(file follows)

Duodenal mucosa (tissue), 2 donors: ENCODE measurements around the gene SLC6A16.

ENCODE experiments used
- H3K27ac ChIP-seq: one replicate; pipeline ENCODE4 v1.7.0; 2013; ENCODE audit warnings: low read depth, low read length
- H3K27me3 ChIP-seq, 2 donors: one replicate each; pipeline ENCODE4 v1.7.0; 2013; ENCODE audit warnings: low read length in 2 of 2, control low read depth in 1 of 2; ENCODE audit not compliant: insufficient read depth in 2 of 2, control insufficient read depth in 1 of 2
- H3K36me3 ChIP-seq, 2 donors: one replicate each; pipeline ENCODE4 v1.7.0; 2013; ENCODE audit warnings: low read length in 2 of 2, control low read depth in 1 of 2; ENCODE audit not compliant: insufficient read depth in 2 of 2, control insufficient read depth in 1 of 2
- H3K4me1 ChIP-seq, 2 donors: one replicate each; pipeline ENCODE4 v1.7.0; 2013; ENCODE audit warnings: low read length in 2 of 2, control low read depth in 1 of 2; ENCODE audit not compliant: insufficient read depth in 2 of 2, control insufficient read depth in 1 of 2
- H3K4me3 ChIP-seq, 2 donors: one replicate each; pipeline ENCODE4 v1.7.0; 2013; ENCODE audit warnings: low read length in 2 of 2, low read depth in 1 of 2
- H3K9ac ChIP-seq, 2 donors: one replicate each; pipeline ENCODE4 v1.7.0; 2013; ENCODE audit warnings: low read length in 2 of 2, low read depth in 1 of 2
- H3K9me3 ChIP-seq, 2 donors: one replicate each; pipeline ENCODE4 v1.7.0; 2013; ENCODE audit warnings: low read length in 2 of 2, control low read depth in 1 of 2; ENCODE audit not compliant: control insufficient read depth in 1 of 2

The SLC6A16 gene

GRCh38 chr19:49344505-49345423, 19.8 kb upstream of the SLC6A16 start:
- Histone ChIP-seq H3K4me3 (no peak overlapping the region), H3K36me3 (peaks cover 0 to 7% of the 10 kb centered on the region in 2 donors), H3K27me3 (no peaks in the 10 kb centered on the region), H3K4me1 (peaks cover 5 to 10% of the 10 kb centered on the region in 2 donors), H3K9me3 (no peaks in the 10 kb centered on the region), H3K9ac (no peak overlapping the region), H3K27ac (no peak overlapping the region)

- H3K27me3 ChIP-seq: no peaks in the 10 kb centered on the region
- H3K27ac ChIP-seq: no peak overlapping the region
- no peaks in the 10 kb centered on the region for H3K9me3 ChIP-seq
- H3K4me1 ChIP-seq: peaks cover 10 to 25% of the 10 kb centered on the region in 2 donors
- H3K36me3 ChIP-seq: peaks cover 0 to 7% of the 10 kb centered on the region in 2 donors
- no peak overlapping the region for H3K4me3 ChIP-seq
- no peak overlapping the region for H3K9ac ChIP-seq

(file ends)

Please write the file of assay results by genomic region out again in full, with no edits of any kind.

Duodenal mucosa (tissue), 2 donors: ENCODE measurements around the gene SLC6A16.

ENCODE experiments used
- H3K27ac ChIP-seq: one replicate; pipeline ENCODE4 v1.7.0; 2013; ENCODE audit warnings: low read depth, low read length
- H3K27me3 ChIP-seq, 2 donors: one replicate each; pipeline ENCODE4 v1.7.0; 2013; ENCODE audit warnings: low read length in 2 of 2, control low read depth in 1 of 2; ENCODE audit not compliant: insufficient read depth in 2 of 2, control insufficient read depth in 1 of 2
- H3K36me3 ChIP-seq, 2 donors: one replicate each; pipeline ENCODE4 v1.7.0; 2013; ENCODE audit warnings: low read length in 2 of 2, control low read depth in 1 of 2; ENCODE audit not compliant: insufficient read depth in 2 of 2, control insufficient read depth in 1 of 2
- H3K4me1 ChIP-seq, 2 donors: one replicate each; pipeline ENCODE4 v1.7.0; 2013; ENCODE audit warnings: low read length in 2 of 2, control low read depth in 1 of 2; ENCODE audit not compliant: insufficient read depth in 2 of 2, control insufficient read depth in 1 of 2
- H3K4me3 ChIP-seq, 2 donors: one replicate each; pipeline ENCODE4 v1.7.0; 2013; ENCODE audit warnings: low read length in 2 of 2, low read depth in 1 of 2
- H3K9ac ChIP-seq, 2 donors: one replicate each; pipeline ENCODE4 v1.7.0; 2013; ENCODE audit warnings: low read length in 2 of 2, low read depth in 1 of 2
- H3K9me3 ChIP-seq, 2 donors: one replicate each; pipeline ENCODE4 v1.7.0; 2013; ENCODE audit warnings: low read length in 2 of 2, control low read depth in 1 of 2; ENCODE audit not compliant: control insufficient read depth in 1 of 2

The SLC6A16 gene

GRCh38 chr19:49344505-49345423, 19.8 kb upstream of the SLC6A16 start:
- Histone ChIP-seq H3K4me3 (no peak overlapping the region), H3K36me3 (peaks cover 0 to 7% of the 10 kb centered on the region in 2 donors), H3K27me3 (no peaks in the 10 kb centered on the region), H3K4me1 (peaks cover 5 to 10% of the 10 kb centered on the region in 2 donors), H3K9me3 (no peaks in the 10 kb centered on the region), H3K9ac (no peak overlapping the region), H3K27ac (no peak overlapping the region)

- H3K27me3 ChIP-seq: no peaks in the 10 kb centered on the region
- H3K27ac ChIP-seq: no peak overlapping the region
- no peaks in the 10 kb centered on the region for H3K9me3 ChIP-seq
- H3K4me1 ChIP-seq: peaks cover 10 to 25% of the 10 kb centered on the region in 2 donors
- H3K36me3 ChIP-seq: peaks cover 0 to 7% of the 10 kb centered on the region in 2 donors
- no peak overlapping the region for H3K4me3 ChIP-seq
- no peak overlapping the region for H3K9ac ChIP-seq